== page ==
Book Report: Q&A with American Wasteland author Jonathan Bloom | Vegetarian Times Skip to main content

Book Report: Q&A with American Wasteland author Jonathan Bloom

Book Report: Q&A with American Wasteland author Jonathan Bloom

Q & A with American Wasteland author Jonathan Bloom

Believe it or not, Americans throw away nearly half of all the food we produce. That means half a pound of wasted food per person every day, much of it totally edible (if a little bruised, misshapen, or otherwise funny-looking), according to Jonathan Bloom, blogger and author of the new book American Wasteland. In addition to exploring why this happens on a large scale in fields, supermarkets, cafeterias, and restaurants, Bloom offers simple waste-reduction suggestions for the home, like sticking to grocery lists and shopping for fruits and veggies last to avoid impulse buys. Below, he shares a few of his favorite tips.

Q: First off, why are we so wasteful?

A: The short answer is that food is abundant and cheap in America. We produce roughly twice the amount of needed calories. And while food prices have risen in the last few years, the percentage of household spending on food remains lower here than in any other nation. As a result, we don’t value food as much as we could and should.

Q: What can consumers do to cut down on waste?

?A: The single most important remedy for trimming our waste is not buying too much food. That way, we don’t put ourselves in the position where we can’t use everything before it goes bad. One tip of note, especially for vegetarians, is that processed or cut produce will go bad faster than whole fruits and vegetables. Most bagged greens have gases in them — “modified atmosphere packaging” — to prolong their shelf life. Once opened, though, they deteriorate quickly.

Q: Fresh fruits and vegetables seem to spoil as soon as we buy them. Any advice?

A: Fresh produce tends to be quite delicate and easily bruised. Fruits and vegetables are also sensitive to temperature shifts. And then you throw in the beautiful, uniform appearance most stores require, and it’s a wonder that any fruits and vegetables make the cut. We can do a better job storing our produce. Mostly, that means keeping items in our fridge’s crisper. Also, we need to make friends with our paring knives. One bad spot or leaf shouldn’t doom produce to the trash.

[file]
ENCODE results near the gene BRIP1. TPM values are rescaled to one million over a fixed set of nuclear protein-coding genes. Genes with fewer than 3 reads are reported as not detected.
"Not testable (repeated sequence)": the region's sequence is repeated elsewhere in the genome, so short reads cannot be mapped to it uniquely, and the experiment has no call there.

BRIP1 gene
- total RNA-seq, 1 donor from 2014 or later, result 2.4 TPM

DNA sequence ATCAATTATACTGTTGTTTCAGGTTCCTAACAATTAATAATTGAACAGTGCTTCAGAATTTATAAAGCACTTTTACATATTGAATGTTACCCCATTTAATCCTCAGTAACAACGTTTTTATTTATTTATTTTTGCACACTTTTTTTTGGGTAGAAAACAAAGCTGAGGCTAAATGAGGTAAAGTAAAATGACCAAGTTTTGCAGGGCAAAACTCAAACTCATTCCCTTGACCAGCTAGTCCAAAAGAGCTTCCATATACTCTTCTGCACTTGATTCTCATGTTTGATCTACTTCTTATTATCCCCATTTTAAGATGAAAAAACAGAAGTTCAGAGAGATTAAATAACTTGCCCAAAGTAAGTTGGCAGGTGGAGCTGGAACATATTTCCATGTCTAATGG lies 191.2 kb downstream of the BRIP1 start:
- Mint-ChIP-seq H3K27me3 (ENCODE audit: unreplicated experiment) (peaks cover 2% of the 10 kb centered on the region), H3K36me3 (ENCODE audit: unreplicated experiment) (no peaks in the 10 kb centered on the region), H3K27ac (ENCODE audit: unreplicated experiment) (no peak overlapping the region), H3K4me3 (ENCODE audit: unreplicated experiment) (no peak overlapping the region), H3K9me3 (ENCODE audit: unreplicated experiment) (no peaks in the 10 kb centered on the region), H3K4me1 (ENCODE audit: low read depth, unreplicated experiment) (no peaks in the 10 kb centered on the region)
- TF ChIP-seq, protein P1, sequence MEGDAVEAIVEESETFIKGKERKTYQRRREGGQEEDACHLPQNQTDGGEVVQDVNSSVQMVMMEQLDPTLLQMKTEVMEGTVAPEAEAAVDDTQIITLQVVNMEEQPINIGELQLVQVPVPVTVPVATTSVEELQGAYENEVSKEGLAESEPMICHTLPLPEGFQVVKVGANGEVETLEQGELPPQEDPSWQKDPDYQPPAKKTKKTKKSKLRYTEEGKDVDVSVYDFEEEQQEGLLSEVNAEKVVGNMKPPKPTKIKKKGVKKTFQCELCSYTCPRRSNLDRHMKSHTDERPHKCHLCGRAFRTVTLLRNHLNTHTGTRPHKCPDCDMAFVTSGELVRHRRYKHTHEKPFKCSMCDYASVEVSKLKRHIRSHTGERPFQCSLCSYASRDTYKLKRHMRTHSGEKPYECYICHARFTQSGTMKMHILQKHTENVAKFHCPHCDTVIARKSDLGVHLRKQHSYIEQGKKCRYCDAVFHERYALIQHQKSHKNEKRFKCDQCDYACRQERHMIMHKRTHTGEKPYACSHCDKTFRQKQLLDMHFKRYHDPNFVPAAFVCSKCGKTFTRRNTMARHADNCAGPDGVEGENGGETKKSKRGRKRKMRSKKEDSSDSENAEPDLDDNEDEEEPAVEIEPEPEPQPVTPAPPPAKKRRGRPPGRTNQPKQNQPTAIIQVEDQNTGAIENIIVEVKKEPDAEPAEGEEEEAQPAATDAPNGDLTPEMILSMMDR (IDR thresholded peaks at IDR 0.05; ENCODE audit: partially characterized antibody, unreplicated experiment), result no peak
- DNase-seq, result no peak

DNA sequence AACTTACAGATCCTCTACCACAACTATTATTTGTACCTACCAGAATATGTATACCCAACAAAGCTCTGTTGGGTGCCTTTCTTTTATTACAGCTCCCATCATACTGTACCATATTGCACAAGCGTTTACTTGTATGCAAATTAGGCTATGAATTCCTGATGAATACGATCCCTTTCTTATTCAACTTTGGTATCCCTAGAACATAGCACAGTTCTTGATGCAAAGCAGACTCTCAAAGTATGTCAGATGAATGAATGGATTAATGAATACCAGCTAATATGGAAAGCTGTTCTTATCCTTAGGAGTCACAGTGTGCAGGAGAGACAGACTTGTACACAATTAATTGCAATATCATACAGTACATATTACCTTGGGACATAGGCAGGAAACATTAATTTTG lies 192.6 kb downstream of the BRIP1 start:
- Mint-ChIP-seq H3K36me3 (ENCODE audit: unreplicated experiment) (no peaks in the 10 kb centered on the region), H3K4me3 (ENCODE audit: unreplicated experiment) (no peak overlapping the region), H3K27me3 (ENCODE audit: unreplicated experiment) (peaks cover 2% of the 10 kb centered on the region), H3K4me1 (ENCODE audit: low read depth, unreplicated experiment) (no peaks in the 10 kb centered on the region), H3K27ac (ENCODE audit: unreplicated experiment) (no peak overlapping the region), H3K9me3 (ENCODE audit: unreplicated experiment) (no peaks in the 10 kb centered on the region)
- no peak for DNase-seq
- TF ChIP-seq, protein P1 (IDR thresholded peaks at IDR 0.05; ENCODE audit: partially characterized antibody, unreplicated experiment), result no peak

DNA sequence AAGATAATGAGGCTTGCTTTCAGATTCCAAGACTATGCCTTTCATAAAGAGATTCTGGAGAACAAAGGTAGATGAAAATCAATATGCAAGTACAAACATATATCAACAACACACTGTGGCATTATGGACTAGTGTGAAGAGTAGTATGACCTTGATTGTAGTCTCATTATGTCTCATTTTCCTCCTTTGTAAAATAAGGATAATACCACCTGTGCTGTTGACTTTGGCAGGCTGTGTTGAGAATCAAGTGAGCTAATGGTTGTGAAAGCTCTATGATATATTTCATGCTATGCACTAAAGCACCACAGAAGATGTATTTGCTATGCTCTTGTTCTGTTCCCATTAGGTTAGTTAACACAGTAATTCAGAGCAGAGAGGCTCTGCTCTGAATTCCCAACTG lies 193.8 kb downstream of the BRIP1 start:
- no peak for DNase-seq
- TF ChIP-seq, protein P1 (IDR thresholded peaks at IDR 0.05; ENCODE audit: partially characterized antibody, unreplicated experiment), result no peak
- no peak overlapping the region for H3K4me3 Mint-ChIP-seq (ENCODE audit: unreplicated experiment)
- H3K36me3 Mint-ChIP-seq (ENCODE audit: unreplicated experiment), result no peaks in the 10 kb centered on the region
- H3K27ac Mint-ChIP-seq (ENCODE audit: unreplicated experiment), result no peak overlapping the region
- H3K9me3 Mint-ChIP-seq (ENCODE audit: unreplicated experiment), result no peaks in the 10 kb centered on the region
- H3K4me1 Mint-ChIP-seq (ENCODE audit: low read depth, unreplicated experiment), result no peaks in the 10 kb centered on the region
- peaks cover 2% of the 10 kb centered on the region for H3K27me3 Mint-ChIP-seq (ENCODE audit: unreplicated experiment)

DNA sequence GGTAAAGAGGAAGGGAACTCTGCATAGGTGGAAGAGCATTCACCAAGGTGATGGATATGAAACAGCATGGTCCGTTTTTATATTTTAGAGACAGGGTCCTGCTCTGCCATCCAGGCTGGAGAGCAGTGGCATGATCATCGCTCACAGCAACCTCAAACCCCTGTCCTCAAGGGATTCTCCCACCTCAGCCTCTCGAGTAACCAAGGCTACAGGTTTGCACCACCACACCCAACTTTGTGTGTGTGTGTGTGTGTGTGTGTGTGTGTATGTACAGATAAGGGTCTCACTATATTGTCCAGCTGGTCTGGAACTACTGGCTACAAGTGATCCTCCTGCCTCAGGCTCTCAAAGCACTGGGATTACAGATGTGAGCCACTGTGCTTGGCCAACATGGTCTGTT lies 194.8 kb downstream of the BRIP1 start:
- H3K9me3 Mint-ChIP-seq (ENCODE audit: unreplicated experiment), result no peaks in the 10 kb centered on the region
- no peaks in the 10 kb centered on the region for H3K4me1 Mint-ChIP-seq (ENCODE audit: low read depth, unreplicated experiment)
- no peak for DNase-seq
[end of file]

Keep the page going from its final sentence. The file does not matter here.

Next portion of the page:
Q: You urge people not to throw away food based on expiration dates. How can you tell if something is still good or not?

A: There’s plenty of caution built into those expiration dates. And, as one supermarket produce manager told me, expiration dates are like suggestions. If you keep that in mind and trust your senses (of smell, sight, taste), you’ll be fine. For those of you who are not sure if you’ll be able to tell when something has gone bad — I’m confident you will. Plus, foods don’t become inedible overnight. Things lose their flavor long before they become dangerous to eat.

For more food storage advice, check out VT's Produce Storage Guide. And, if you have any tips and tricks of your own for storing produce, please comment below and see what others have to say too.


Comments on this Blog

I agree that even the simple actions of buying smaller amounts at the grocery store helps. I reduced the amount of produce that I buy each shopping trip, and my family now eats all the fruit and veggies. No more throwing them away because we didn't get to the produce in time. It is really simple and effective.

My boyfriend and I keep a gallon-sized bag in the freezer that we refer to as the "stock bag." We mostly put the "garbage" produced while we're making dinner in there -- things like carrot peels, mushroom stems, and onion and garlic ends and skins -- but on the rare occasion that we have some produce that is less than edible, we chop it up and throw it in there too. Each time the bag is full, we throw the contents in a pot, add some bay leaves and salt and pepper, cover it with water, and make our own stock. This has the benefit of cutting down our waste and also produces homemade veggie stock for next to nothing. We try not to add things like broccoli or cabbage (cruciferous veggies) to the bag, but other than that almost anything goes. The other day we had an apple that wasn't rotten but had lost its crunch, and we even cut that up and put it in there. The resulting stock is always great.

My brother-in-law bought one of those food vacuum storage machines. He places the food in the plastic bag and the machine vacuum packs the bag and he puts it in the freezer. I was also raised to eat leftovers, nothing should ever be wasted.

It's truly sad to think of all the wasted food, when there are so many hungry in the world. Looks like a good book, I'll have to ge it. <a href="" rel="nofollow">Meatless Meals For Meat Eaters</a>